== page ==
- Two experienced skin cancer physicians are asked to independently rate the importance of facts related to each of the five topics using a 5-point Likert scale of fact importance (1 Not important to know, 2 Slightly important to know, 3 Important to know, 4 Very important to know, 5 Extremely important to know). The physicians are told that they should rate the importance of each fact keeping in mind a concerned user looking for the melanoma topic on the Web.
The goal of our analysis is to reveal if general, specific, and sparse pages for each of the top 10 websites with melanoma information are systematically linked. The directed graph from the visualizer is analyzed to understand how the pages within each site are linked together. Our analysis examines the shortest path between the relevant pages, and report on how many links a user must click in order to traverse at least one, or all general, specific, sparse paths to find comprehensive information about a topic.
The distributions of facts across pages for all five topics were skewed towards pages having few facts.
No page in any site had all the facts for any topic.
No combination of pages within a site contained all the facts for four of the five topics.
The distribution of facts that were rated as very important and extremely important was only marginally different from the above results, and full coverage of those facts was inconsistent across the sites.
Further analysis suggests the existence of general pages (that cover many facts in a medium amount of detail), specialized pages (that cover few facts in a high level of detail), and sparse pages that contain (few facts in very little detail). The skewed distributions therefore appear to occur because there were many more specialized and sparse pages compared to general pages.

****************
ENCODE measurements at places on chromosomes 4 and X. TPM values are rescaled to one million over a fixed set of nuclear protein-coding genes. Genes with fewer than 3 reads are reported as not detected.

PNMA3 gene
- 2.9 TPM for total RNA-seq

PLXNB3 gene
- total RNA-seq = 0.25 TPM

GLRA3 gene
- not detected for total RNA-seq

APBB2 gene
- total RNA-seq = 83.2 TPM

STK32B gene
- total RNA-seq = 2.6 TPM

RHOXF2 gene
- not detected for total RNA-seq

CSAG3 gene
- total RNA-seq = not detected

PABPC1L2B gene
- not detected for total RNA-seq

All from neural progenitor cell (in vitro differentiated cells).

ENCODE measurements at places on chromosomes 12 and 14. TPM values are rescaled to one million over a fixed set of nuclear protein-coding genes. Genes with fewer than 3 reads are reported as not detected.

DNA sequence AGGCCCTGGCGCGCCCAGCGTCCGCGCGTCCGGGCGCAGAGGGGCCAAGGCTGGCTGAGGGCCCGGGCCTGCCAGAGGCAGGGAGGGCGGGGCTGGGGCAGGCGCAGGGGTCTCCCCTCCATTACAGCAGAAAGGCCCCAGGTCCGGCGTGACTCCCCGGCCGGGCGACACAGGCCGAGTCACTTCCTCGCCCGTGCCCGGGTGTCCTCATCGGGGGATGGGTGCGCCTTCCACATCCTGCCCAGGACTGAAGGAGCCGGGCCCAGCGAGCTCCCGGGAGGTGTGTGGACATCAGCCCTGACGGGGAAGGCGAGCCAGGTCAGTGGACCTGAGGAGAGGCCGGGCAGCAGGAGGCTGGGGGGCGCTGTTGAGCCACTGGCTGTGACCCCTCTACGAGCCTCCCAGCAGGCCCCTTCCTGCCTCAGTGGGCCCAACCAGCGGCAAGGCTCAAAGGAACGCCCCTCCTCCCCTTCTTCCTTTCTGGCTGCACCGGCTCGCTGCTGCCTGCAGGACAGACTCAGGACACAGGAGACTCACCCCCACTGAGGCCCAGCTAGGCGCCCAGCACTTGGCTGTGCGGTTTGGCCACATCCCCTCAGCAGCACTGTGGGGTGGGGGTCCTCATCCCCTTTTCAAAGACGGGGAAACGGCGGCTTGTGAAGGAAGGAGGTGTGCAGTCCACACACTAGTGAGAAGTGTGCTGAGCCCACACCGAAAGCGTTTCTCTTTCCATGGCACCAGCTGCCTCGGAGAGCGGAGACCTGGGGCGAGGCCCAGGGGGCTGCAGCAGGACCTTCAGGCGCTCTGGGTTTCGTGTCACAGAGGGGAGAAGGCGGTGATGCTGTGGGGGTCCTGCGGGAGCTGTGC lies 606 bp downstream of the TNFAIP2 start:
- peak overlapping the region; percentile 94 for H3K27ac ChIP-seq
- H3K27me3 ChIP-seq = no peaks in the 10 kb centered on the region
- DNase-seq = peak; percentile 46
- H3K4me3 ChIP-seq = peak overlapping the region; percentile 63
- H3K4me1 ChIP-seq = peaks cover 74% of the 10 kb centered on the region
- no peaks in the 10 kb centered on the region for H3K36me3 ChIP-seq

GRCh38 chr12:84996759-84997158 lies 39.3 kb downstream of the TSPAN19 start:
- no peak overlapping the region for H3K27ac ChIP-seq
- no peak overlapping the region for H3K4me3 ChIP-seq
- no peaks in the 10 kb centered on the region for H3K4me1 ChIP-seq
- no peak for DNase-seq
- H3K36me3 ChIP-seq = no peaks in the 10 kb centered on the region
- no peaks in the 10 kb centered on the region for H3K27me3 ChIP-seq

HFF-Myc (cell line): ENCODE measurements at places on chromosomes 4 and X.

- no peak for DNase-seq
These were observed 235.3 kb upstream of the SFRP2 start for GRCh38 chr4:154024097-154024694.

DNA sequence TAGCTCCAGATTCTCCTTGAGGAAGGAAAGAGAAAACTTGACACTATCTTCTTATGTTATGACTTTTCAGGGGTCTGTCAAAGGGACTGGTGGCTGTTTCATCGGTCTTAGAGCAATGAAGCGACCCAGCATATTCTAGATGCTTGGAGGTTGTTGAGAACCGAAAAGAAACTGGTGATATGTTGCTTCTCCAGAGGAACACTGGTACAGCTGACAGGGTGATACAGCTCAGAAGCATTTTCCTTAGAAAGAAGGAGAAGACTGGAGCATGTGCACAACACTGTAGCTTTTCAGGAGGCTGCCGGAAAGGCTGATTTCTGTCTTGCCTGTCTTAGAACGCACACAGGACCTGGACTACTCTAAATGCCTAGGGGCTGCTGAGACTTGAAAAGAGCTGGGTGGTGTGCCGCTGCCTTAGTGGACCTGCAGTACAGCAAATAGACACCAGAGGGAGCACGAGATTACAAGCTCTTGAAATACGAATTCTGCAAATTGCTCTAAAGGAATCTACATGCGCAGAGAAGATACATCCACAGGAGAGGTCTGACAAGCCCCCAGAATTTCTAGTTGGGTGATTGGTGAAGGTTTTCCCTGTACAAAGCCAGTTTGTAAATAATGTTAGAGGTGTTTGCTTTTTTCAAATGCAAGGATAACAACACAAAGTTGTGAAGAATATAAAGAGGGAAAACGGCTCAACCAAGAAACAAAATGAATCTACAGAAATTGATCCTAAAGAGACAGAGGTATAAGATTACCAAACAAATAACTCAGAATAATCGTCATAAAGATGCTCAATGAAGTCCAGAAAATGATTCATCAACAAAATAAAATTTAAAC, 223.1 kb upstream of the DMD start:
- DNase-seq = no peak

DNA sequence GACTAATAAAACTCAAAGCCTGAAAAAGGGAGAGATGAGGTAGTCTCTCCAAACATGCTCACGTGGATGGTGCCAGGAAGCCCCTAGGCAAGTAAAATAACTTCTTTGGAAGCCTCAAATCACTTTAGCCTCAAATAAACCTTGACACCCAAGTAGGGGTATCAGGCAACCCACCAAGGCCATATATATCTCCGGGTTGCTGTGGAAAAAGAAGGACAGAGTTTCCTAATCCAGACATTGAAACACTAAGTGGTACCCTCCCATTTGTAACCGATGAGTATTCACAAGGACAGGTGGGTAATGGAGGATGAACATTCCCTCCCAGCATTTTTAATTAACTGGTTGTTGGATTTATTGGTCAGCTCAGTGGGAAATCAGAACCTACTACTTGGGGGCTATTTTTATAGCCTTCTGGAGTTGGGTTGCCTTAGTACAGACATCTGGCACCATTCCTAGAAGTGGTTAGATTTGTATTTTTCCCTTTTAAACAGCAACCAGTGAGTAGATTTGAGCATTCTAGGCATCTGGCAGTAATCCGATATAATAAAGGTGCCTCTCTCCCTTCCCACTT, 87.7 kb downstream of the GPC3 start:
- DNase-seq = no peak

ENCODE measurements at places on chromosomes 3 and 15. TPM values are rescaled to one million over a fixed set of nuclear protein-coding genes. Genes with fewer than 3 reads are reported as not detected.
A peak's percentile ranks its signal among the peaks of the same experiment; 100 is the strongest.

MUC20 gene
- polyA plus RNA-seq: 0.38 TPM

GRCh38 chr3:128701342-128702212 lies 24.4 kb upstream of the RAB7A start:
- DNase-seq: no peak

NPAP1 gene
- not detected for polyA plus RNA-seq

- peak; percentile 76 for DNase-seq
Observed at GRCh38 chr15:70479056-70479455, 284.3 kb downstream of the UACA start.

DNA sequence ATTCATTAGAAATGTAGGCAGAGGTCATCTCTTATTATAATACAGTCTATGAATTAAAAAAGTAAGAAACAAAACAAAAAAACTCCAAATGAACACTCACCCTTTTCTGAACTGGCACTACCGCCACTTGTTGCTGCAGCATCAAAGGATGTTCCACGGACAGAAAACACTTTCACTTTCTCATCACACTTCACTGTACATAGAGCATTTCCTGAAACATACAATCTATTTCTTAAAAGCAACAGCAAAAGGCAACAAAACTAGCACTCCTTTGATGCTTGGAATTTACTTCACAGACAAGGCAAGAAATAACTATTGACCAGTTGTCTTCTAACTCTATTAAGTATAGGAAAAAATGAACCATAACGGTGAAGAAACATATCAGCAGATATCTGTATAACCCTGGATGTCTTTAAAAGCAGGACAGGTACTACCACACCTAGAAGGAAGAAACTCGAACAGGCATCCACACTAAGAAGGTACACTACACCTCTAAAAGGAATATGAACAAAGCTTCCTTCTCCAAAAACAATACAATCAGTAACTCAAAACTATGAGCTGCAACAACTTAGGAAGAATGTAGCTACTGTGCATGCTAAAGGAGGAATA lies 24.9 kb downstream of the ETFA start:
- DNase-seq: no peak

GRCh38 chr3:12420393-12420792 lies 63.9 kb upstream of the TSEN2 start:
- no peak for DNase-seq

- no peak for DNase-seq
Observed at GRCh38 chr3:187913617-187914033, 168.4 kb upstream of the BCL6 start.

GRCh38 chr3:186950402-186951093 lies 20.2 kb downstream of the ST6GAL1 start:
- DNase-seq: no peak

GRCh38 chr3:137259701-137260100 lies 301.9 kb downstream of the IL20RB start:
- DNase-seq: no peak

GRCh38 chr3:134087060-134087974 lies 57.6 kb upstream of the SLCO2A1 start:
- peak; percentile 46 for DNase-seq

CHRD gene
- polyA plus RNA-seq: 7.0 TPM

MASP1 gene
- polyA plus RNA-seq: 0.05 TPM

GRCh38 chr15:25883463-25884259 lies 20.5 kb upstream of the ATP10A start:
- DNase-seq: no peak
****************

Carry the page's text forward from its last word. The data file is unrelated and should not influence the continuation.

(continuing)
Few pages had many facts, many pages had few facts, and no single page or site provided all the facts. While such a distribution conforms to other information-related phenomena, the distributions were caused by a trade-off between depth and breadth, leading to the existence of general, specialized, and sparse pages.
The results make explicit the knowledge needed by searchers to find comprehensive healthcare information, and suggest the motivation to explore distribution-conscious approaches for the development of future search systems, search interfaces, Web page designs, and training.
The results also provide more justification for the behavior of search experts like healthcare librarians. Such search experts visit a combination of select sources in a specific order when searching for comprehensive information because they have acquired an inherent understanding of the complexities in the distribution of healthcare information across sources.
02/01/2005 - 08/31/2005
- Scatter Matters: Regularities and Implications for the Scatter of Healthcare Information on the Web (2010)
- Strategy hubs: Domain portals to help find comprehensive information (2006)
- Patterns of Internet use and impact on patients with melanoma (2005)
- The distribution of online healthcare information: a case study on melanoma (2004)